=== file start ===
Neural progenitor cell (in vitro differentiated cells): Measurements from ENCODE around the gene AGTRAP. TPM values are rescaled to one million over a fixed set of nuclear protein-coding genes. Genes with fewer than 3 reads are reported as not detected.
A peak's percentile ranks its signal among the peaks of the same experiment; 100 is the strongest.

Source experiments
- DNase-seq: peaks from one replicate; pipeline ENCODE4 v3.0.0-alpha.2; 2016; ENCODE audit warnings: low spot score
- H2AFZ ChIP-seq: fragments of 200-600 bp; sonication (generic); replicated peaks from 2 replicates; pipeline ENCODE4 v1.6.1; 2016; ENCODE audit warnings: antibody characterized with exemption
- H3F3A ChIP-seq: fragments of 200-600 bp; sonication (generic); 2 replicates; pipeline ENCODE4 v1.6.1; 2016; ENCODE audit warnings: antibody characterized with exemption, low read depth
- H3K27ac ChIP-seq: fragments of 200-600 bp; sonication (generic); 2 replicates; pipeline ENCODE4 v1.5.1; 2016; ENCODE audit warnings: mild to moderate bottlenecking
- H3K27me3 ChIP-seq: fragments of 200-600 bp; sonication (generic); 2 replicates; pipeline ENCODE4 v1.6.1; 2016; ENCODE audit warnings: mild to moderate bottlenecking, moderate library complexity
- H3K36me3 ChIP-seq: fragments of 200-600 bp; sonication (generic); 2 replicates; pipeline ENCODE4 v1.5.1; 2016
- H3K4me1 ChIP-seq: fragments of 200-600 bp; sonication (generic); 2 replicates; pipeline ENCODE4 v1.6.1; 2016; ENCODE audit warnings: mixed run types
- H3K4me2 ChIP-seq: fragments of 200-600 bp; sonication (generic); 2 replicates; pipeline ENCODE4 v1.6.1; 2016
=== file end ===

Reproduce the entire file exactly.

Neural progenitor cell (in vitro differentiated cells): Measurements from ENCODE around the gene AGTRAP. TPM values are rescaled to one million over a fixed set of nuclear protein-coding genes. Genes with fewer than 3 reads are reported as not detected.
A peak's percentile ranks its signal among the peaks of the same experiment; 100 is the strongest.

Source experiments
- DNase-seq: peaks from one replicate; pipeline ENCODE4 v3.0.0-alpha.2; 2016; ENCODE audit warnings: low spot score
- H2AFZ ChIP-seq: fragments of 200-600 bp; sonication (generic); replicated peaks from 2 replicates; pipeline ENCODE4 v1.6.1; 2016; ENCODE audit warnings: antibody characterized with exemption
- H3F3A ChIP-seq: fragments of 200-600 bp; sonication (generic); 2 replicates; pipeline ENCODE4 v1.6.1; 2016; ENCODE audit warnings: antibody characterized with exemption, low read depth
- H3K27ac ChIP-seq: fragments of 200-600 bp; sonication (generic); 2 replicates; pipeline ENCODE4 v1.5.1; 2016; ENCODE audit warnings: mild to moderate bottlenecking
- H3K27me3 ChIP-seq: fragments of 200-600 bp; sonication (generic); 2 replicates; pipeline ENCODE4 v1.6.1; 2016; ENCODE audit warnings: mild to moderate bottlenecking, moderate library complexity
- H3K36me3 ChIP-seq: fragments of 200-600 bp; sonication (generic); 2 replicates; pipeline ENCODE4 v1.5.1; 2016
- H3K4me1 ChIP-seq: fragments of 200-600 bp; sonication (generic); 2 replicates; pipeline ENCODE4 v1.6.1; 2016; ENCODE audit warnings: mixed run types
- H3K4me2 ChIP-seq: fragments of 200-600 bp; sonication (generic); 2 replicates; pipeline ENCODE4 v1.6.1; 2016